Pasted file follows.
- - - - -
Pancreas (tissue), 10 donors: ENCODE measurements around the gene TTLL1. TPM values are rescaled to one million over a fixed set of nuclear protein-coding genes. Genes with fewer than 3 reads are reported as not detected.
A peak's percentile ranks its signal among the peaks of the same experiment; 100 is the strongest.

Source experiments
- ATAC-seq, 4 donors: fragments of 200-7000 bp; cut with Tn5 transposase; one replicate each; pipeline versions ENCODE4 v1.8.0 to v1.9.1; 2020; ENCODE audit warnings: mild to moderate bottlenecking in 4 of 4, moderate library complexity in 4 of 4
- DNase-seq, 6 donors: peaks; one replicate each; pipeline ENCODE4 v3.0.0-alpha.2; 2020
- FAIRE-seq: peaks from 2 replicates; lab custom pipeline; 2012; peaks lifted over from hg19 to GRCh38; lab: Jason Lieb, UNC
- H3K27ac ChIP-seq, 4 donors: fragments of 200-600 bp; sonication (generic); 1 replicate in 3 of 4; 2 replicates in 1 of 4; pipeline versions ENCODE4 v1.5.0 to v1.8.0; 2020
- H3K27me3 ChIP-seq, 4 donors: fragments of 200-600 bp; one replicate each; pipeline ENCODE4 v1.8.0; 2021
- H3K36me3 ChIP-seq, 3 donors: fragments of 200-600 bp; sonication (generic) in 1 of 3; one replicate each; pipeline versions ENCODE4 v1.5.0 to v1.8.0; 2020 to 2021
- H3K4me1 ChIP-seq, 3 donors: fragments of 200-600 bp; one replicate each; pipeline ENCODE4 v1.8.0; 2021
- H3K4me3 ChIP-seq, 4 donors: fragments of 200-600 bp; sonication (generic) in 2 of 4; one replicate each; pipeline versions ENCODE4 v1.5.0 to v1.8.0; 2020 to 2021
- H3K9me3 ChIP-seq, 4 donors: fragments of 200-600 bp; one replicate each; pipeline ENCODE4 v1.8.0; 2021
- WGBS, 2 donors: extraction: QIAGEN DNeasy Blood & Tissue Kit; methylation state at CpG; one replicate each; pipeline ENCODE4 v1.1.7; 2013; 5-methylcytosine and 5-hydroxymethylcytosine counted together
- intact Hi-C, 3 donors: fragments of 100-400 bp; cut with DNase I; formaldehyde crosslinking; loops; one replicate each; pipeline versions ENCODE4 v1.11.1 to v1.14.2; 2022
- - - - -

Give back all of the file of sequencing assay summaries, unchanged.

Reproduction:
Pancreas (tissue), 10 donors: ENCODE measurements around the gene TTLL1. TPM values are rescaled to one million over a fixed set of nuclear protein-coding genes. Genes with fewer than 3 reads are reported as not detected.
A peak's percentile ranks its signal among the peaks of the same experiment; 100 is the strongest.

Source experiments
- ATAC-seq, 4 donors: fragments of 200-7000 bp; cut with Tn5 transposase; one replicate each; pipeline versions ENCODE4 v1.8.0 to v1.9.1; 2020; ENCODE audit warnings: mild to moderate bottlenecking in 4 of 4, moderate library complexity in 4 of 4
- DNase-seq, 6 donors: peaks; one replicate each; pipeline ENCODE4 v3.0.0-alpha.2; 2020
- FAIRE-seq: peaks from 2 replicates; lab custom pipeline; 2012; peaks lifted over from hg19 to GRCh38; lab: Jason Lieb, UNC
- H3K27ac ChIP-seq, 4 donors: fragments of 200-600 bp; sonication (generic); 1 replicate in 3 of 4; 2 replicates in 1 of 4; pipeline versions ENCODE4 v1.5.0 to v1.8.0; 2020
- H3K27me3 ChIP-seq, 4 donors: fragments of 200-600 bp; one replicate each; pipeline ENCODE4 v1.8.0; 2021
- H3K36me3 ChIP-seq, 3 donors: fragments of 200-600 bp; sonication (generic) in 1 of 3; one replicate each; pipeline versions ENCODE4 v1.5.0 to v1.8.0; 2020 to 2021
- H3K4me1 ChIP-seq, 3 donors: fragments of 200-600 bp; one replicate each; pipeline ENCODE4 v1.8.0; 2021
- H3K4me3 ChIP-seq, 4 donors: fragments of 200-600 bp; sonication (generic) in 2 of 4; one replicate each; pipeline versions ENCODE4 v1.5.0 to v1.8.0; 2020 to 2021
- H3K9me3 ChIP-seq, 4 donors: fragments of 200-600 bp; one replicate each; pipeline ENCODE4 v1.8.0; 2021
- WGBS, 2 donors: extraction: QIAGEN DNeasy Blood & Tissue Kit; methylation state at CpG; one replicate each; pipeline ENCODE4 v1.1.7; 2013; 5-methylcytosine and 5-hydroxymethylcytosine counted together
- intact Hi-C, 3 donors: fragments of 100-400 bp; cut with DNase I; formaldehyde crosslinking; loops; one replicate each; pipeline versions ENCODE4 v1.11.1 to v1.14.2; 2022